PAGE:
Session

Technical Poster Session 4: Education

Location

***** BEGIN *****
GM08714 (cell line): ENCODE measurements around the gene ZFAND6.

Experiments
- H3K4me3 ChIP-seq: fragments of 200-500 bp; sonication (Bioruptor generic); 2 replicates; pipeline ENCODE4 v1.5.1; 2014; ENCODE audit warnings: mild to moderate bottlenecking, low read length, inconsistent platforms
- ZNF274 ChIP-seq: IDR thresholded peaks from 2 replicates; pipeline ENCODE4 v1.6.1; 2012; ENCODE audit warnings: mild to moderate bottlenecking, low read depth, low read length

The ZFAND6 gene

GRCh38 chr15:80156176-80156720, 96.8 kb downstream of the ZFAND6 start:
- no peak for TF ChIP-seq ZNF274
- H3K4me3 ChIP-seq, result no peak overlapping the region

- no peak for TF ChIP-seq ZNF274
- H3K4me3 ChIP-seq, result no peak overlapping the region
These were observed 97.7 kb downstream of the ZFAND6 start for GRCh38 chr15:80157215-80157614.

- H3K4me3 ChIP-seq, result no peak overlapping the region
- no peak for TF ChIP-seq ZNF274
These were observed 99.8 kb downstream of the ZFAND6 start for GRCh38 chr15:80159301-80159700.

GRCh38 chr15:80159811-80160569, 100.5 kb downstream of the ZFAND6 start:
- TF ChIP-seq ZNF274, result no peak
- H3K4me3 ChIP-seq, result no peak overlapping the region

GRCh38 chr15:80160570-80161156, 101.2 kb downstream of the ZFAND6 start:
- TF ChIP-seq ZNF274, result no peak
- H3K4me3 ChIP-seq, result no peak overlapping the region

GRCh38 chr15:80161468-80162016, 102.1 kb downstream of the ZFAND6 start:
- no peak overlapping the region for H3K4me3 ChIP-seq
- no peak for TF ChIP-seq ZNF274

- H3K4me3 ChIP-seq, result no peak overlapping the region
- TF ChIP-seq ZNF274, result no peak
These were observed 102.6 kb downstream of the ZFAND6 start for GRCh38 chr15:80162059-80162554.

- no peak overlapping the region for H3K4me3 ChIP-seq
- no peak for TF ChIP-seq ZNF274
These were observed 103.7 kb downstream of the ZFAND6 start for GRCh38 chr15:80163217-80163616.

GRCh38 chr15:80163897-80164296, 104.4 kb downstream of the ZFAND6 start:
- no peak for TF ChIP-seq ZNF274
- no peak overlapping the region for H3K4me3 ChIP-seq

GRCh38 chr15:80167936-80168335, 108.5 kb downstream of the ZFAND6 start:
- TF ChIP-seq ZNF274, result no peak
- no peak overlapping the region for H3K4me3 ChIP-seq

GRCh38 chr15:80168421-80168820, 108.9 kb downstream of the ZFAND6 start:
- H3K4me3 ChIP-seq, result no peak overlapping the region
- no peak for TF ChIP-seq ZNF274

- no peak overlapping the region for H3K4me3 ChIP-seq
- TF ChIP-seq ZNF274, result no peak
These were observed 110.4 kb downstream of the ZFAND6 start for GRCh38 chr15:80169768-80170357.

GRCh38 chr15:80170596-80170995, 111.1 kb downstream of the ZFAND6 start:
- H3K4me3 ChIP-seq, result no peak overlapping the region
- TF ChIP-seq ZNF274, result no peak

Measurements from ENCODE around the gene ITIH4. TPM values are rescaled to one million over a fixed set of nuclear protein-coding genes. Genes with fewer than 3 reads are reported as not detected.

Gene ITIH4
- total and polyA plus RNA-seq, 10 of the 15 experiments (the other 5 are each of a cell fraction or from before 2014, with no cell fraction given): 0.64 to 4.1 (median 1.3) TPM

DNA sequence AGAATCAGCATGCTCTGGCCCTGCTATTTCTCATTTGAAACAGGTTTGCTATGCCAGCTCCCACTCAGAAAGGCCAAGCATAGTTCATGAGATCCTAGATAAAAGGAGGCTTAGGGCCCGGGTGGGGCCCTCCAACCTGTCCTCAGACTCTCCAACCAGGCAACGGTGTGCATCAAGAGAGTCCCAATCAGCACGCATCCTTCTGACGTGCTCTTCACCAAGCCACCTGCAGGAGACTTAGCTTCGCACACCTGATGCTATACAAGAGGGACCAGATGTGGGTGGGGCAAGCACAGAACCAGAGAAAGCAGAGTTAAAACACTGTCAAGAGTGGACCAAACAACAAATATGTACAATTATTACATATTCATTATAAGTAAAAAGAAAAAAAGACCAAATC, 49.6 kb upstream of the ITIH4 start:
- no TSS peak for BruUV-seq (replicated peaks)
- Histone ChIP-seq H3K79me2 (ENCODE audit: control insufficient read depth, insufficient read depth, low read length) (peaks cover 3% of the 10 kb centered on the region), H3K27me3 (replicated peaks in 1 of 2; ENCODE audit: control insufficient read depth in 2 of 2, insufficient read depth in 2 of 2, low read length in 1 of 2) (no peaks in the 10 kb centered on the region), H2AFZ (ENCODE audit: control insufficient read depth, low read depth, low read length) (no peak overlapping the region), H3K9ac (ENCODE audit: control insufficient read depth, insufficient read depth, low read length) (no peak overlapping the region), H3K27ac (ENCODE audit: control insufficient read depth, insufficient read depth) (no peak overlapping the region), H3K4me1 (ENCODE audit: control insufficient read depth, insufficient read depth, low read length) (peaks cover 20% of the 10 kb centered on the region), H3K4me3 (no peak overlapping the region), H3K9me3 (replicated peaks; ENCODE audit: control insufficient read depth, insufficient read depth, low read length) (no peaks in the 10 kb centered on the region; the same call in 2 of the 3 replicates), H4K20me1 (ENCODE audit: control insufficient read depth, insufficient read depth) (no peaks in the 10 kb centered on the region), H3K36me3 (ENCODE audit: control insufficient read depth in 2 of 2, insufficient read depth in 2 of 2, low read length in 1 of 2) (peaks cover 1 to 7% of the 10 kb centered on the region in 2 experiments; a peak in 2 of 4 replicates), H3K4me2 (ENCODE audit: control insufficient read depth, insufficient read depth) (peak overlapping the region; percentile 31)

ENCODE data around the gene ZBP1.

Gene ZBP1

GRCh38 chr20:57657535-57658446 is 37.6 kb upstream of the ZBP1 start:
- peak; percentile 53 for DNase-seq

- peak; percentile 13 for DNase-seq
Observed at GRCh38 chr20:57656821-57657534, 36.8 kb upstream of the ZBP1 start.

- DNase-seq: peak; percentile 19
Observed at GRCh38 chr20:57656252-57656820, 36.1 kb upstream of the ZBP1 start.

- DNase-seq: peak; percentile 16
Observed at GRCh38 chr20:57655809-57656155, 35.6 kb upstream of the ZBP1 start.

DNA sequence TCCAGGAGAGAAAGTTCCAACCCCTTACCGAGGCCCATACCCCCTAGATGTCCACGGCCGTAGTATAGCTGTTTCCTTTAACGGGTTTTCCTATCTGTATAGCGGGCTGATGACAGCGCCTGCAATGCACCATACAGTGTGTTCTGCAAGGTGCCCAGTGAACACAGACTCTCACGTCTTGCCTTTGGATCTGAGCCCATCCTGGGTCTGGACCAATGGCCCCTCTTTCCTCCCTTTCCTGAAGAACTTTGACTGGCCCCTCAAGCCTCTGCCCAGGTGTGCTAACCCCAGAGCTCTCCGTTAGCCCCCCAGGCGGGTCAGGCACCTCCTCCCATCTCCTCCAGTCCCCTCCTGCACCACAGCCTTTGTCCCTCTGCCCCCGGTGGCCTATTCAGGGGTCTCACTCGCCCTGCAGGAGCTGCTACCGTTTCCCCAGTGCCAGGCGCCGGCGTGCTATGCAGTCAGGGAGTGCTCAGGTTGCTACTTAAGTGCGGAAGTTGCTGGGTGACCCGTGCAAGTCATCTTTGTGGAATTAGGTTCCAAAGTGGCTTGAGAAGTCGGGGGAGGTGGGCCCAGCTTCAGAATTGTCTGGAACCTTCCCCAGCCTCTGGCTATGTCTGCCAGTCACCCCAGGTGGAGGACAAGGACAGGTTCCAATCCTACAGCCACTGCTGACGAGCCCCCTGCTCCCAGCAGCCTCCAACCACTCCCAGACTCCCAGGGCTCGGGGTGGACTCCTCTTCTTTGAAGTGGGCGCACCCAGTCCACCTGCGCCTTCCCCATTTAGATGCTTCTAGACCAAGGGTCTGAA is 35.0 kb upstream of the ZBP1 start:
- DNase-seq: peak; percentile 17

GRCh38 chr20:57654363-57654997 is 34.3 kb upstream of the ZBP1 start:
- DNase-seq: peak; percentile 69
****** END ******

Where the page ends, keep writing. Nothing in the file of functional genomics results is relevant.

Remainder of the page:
Utah State University, Logan, UT

Abstract